Obstacles to Reading
When I was a fifth-grade student, my teacher, Mrs. Pezzapone, taught us that reading would reward us with new adventures and opportunities that we might never know without opening the pages of a book. She demonstrated her love of a good book by reading out loud with us; by encouraging us to check out as many library books as we could; and by giving us plenty of classroom time to read and discuss our favorite books. So what has happened to this simpler time of focusing on the basics—specifically literacy and math? Certainly teaching in today’s classroom is much more complex and demanding.
Some suggest that the obstacles to reading in the classroom today are:
- No Accountability: No one gets fired if one-third of the kindergarten class does not know their sounds and letters. Nobody loses a promotion or a year of seniority or a salary increase if one-third of the first-grade kids can’t read at the end of grade one. Teachers are only expected to operate on a “best efforts basis.” They do not have to get results. This certainly wouldn’t work in the private sector. In business, if you repeatedly fail, you’re terminated.
- Limited Information: A second obstacle that children face in learning to read is that their teachers and parents are not well informed about effective versus ineffective reading programs. The child gets placed in a reading program that has no consistent measurement for success. The child fails because the program failed. Teachers rarely learn how to teach explicit, systematic phonics instruction. Most colleges and universities do not like these methods despite their continued success. They continue to rely on their beliefs about reading rather than research-based reading intervention programs. Teachers are not taught the methods and therefore cannot implement them placing another reading obstacle in front of the at-risk student.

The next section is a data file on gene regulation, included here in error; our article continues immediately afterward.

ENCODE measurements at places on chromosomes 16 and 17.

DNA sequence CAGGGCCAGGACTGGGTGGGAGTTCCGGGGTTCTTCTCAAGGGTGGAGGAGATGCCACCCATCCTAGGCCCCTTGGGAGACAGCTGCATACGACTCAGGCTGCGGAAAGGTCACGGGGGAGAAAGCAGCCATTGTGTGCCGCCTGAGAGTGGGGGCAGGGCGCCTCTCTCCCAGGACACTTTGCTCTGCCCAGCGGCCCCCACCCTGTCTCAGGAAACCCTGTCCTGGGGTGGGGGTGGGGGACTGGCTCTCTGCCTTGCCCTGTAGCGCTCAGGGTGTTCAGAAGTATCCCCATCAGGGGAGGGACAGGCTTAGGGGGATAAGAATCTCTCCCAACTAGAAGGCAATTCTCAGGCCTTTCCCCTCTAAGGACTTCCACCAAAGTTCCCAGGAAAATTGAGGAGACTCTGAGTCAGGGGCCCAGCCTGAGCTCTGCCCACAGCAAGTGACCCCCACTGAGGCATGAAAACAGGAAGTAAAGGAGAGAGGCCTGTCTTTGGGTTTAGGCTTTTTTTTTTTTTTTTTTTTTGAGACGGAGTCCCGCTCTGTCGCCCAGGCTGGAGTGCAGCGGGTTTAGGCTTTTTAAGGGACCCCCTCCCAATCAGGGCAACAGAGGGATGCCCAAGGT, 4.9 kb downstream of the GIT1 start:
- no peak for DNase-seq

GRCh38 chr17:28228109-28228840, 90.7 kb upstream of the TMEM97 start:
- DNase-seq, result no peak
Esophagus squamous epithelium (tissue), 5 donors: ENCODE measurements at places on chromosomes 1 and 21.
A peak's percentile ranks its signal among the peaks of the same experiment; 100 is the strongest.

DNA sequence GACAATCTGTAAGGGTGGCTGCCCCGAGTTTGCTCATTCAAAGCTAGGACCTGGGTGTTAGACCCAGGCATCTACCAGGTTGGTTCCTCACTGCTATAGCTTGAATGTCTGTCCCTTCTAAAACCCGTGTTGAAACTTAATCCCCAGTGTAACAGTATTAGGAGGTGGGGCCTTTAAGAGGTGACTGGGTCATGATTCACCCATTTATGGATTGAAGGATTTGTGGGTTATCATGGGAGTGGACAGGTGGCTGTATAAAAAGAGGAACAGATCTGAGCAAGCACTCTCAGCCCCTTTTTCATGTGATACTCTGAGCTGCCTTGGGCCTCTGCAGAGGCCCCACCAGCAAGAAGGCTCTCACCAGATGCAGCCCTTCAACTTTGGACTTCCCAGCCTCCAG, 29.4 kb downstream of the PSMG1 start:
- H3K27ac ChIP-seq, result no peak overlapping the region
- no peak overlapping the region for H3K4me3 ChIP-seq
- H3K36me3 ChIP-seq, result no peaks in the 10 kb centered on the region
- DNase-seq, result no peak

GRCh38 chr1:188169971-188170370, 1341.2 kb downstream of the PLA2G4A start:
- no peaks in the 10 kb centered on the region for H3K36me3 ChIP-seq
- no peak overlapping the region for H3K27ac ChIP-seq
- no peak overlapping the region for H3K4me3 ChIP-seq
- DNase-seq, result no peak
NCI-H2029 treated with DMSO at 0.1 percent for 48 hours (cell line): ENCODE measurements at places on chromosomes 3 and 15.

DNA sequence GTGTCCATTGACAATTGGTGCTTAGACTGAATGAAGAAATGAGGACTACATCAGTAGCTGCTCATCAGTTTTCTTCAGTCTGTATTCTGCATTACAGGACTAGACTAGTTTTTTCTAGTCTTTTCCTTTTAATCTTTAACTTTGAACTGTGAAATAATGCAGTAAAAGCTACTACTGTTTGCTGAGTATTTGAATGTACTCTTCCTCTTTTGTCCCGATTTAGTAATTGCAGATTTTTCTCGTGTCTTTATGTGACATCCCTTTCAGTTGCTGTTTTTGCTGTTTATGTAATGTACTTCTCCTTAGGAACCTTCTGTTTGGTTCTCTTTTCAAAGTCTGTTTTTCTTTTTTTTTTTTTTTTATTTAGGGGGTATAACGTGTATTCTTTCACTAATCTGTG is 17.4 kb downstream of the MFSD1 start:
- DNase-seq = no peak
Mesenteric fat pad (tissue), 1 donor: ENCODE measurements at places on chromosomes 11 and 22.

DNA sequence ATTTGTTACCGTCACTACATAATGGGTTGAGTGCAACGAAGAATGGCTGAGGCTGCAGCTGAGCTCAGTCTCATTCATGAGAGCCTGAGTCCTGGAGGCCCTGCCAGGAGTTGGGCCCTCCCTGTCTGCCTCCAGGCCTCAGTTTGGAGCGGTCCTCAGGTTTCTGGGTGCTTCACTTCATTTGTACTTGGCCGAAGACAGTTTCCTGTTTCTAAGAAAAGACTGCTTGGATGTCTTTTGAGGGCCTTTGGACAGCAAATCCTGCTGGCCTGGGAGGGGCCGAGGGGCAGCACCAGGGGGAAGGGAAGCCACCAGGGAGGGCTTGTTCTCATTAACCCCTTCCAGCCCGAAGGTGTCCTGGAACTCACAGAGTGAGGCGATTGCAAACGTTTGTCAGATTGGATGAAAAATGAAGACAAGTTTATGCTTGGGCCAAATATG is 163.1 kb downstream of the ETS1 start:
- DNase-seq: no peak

- Labeling: Children are too quickly labeled as “learning-disabled” and then are not expected to succeed in normal standards. Many suggest that school districts are taking the easy way out instead of implementing better phonics-based reading programs with a proven track record. Labeling the student places the problem firmly inside the child’s head and allows teachers, administrators, and parents to avoid the responsibility to teach them well.
I know that there are many amazing, invested teachers like Mrs. Pezzapone. I also know that many of them do not have the tools they need to help our children succeed at school. How unfair and unrealistic. We are asking our teachers to do a job and then we withhold the means for reaching the goal. This does not always translate into throwing more money at education—it does mean that we need to give our educators structured literacy methods, programs, materials, and ongoing training available.
Tell us what you think. What do you need in your classroom to effectively teach and remove the obstacles to reading?